cout.width(20);
              cout << Fahrenheit;
              cout << setiosflags (ios::left);
              cout.width (20);
              cout << Celcius;
              cout << setiosflags (ios::right);
              cout.width(20);
              cout << Kelvin << "\n";
          }
          
        system("pause");
    
    
        return 0;
    
    
    }

  2. #2
    C++まいる!Cをこわせ! Elysia's Avatar
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    Code:
    cin  >> LOWER >> "\n";
    You can't do this. cin stores input from the user into a variable. "\n" isn't a variable.

    Regarding the warning... the standard says that a double may be larger than a float, and if such is the case, then you may lose data as a double is truncated to fit into a float.

    Kelvin = Celcius + 273.15;
    Here, Kelvin and Celsius are floats, but 273.15 is a double, hence the warning.
    To avoid it, make all variables double or change 273.15 to 273.15f to tell the compiler that it's a float, not a double.
    Quote Originally Posted by Adak View Post
    io.h certainly IS included in some modern compilers. It is no longer part of the standard for C, but it is nevertheless, included in the very latest Pelles C versions.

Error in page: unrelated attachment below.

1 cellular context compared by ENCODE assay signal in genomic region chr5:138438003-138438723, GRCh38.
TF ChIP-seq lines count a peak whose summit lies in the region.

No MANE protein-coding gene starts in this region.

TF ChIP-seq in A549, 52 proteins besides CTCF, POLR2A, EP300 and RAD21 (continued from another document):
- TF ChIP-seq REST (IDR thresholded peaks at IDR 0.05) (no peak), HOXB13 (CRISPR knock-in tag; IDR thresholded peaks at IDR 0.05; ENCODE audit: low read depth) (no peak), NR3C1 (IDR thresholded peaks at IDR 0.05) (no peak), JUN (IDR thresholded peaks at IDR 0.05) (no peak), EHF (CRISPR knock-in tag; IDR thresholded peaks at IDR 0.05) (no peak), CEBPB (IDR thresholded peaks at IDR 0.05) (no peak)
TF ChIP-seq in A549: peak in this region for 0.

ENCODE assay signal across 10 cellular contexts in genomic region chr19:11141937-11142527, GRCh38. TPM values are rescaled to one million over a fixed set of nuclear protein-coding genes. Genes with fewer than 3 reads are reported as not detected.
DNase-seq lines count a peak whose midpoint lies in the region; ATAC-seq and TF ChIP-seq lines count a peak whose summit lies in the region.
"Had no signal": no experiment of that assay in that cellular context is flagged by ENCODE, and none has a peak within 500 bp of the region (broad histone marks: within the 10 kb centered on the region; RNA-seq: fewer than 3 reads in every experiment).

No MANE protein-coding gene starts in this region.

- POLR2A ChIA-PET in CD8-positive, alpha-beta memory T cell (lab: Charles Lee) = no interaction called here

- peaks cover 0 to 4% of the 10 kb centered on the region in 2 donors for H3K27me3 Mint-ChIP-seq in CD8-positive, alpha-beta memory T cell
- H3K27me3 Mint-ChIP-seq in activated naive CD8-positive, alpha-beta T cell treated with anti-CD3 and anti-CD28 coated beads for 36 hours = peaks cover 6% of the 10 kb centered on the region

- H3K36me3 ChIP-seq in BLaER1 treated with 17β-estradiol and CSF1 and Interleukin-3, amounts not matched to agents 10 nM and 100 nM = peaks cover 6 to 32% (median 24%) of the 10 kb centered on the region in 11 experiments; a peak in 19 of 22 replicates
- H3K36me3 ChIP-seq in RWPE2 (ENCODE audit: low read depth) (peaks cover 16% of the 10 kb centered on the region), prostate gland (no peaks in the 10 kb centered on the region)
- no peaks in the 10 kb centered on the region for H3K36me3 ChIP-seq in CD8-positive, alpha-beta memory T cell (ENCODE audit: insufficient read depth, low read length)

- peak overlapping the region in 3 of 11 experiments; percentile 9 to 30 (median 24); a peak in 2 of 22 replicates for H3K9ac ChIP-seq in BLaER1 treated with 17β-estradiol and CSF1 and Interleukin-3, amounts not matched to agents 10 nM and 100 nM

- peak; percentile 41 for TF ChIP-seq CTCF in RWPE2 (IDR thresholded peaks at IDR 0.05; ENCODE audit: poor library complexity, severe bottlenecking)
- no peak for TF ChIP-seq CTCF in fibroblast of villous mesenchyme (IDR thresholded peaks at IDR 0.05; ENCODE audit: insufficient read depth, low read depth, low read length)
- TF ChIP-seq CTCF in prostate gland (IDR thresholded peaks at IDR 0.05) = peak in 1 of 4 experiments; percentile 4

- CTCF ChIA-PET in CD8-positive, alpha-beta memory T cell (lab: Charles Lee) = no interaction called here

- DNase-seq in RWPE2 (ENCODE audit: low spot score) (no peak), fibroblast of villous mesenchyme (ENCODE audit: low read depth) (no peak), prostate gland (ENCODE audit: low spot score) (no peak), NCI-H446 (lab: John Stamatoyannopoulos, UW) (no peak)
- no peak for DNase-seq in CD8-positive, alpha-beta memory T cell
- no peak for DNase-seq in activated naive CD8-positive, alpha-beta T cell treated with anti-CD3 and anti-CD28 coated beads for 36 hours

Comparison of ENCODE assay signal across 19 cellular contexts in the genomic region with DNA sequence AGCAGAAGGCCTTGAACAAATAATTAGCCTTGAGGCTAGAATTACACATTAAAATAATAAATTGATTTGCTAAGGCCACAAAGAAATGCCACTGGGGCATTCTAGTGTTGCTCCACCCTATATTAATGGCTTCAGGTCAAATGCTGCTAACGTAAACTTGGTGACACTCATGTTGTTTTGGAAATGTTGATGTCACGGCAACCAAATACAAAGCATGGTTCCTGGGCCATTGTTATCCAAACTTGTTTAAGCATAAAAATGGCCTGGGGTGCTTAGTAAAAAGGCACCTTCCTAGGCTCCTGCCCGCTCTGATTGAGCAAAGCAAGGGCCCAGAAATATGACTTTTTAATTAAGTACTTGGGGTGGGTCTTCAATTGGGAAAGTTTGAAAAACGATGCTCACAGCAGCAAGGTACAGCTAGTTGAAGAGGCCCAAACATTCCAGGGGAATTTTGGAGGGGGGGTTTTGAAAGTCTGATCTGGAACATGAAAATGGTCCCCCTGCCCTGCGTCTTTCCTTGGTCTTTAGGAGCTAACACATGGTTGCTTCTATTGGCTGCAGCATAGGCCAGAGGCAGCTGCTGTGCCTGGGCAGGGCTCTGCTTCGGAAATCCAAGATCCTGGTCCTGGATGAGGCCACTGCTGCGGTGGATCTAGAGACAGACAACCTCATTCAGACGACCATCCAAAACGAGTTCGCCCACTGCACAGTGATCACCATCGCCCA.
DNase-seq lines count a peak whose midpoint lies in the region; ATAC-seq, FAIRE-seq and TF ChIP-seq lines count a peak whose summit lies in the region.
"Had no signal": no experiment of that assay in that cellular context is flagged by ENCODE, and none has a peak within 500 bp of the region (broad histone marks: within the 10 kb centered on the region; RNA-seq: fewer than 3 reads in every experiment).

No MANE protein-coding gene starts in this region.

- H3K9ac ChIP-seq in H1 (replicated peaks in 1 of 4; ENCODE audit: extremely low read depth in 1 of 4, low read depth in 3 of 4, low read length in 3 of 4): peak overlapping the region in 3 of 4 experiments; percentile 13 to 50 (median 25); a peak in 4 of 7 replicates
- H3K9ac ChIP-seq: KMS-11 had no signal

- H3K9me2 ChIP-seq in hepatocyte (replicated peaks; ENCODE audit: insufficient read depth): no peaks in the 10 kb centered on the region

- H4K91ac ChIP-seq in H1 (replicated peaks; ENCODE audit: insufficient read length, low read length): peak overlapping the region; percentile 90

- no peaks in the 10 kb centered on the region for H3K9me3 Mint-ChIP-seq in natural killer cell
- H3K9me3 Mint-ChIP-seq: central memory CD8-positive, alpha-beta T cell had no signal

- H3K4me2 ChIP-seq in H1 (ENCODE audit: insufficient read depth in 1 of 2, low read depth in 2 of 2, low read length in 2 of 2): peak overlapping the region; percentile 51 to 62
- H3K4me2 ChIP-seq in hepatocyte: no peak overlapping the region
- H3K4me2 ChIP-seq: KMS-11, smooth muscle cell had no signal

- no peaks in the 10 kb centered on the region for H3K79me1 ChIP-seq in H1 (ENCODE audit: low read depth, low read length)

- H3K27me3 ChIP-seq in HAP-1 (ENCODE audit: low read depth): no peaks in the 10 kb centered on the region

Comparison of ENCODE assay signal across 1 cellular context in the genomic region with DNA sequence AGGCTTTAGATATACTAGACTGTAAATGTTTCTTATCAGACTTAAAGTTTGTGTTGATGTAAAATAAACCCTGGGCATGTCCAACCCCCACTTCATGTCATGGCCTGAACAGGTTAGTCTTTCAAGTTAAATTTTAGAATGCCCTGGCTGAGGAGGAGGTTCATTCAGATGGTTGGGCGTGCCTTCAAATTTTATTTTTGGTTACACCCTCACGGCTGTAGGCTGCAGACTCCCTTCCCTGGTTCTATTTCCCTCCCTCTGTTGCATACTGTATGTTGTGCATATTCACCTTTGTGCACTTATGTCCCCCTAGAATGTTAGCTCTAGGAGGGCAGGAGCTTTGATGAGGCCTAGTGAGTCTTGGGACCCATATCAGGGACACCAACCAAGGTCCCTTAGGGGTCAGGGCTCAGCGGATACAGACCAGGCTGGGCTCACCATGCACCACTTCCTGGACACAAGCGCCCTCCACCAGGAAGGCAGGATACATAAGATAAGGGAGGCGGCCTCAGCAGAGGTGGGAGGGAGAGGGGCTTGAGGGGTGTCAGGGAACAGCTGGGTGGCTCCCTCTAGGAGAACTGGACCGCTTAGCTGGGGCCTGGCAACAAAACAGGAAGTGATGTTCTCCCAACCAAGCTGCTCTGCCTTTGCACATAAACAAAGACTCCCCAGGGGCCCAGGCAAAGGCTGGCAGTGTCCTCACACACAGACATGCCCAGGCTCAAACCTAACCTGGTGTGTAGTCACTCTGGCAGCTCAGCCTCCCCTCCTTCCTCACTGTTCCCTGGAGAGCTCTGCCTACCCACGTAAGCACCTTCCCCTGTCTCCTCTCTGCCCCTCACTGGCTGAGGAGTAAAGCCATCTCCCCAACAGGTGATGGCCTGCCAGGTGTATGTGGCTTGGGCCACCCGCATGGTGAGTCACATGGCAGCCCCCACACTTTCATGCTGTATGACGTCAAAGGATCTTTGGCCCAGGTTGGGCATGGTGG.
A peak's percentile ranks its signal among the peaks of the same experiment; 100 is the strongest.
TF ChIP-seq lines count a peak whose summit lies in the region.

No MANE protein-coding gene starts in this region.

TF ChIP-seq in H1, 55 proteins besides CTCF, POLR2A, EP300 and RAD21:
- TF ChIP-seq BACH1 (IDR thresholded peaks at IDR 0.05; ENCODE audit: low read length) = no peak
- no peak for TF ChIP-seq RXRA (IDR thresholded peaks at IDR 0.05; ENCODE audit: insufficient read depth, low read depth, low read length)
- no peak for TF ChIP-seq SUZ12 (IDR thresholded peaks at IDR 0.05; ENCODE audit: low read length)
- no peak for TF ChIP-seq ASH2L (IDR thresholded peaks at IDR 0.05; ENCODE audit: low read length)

Quote Originally Posted by Salem View Post
    You mean it's included as a crutch to help ancient programmers limp along without them having to relearn too much.

    Outside of your DOS world, your header file is meaningless.

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    There are two representations of floating-point numbers - double precision and single precision. A variable declared to be of type float is single precision, one of type double is double precision. Double-precision floating-point numbers can store a greater range of numbers, and store numbers to a greater accuracy, than single-precision floating-point numbers. So when you convert from double to single precision, there's a chance you could lose information.

    Now, when you just write a number with a decimal point in it, like 273.15, that has double precision. In your code you do a couple of calculations involving such numbers:

    Code:
        Celcius = ((Fahrenheit - 32)*5)/9;
        Kelvin = Celcius + 273.15;
    In e.g. Celcius + 273.15 the calculation must be done with both numbers as double-precision numbers, since otherwise the compiler might force you to lose information - so the result of this calculation is a double-precision number. When assigning this to Kelvin, a conversion to single precision must be made, but the compiler cannot circumvent this in the way it did for Celcius + 273.15, since that's what you've told it to do - instead, it issues a warning to let you know that this could be an error.

    Some people will tell you "you can safely ignore this warning" - my advice would be to always fix all warnings your compiler gives you. It will make your life easier.

    There are two solutions - first, you could use an explicit cast so that the compiler knows that the conversion to single precision is what you want, e.g:

    Code:
        Kelvin = (float)(Celcius + 273.15);